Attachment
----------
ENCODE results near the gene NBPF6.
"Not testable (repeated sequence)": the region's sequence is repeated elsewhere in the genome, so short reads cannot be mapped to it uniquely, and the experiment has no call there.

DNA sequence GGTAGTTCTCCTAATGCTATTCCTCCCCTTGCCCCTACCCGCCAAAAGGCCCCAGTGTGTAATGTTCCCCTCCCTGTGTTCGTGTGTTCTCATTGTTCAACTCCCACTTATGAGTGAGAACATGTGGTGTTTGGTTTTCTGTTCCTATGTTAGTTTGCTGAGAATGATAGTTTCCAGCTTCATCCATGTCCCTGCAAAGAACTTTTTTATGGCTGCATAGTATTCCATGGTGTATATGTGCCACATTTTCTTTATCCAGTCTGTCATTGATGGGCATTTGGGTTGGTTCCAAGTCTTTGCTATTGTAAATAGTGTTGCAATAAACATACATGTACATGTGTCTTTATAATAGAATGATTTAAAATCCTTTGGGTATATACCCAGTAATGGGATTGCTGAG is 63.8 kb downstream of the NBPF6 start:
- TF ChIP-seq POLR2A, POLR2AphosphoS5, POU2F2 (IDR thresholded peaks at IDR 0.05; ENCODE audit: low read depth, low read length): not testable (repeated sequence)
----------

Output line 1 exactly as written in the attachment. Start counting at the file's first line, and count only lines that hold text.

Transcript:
ENCODE results near the gene NBPF6.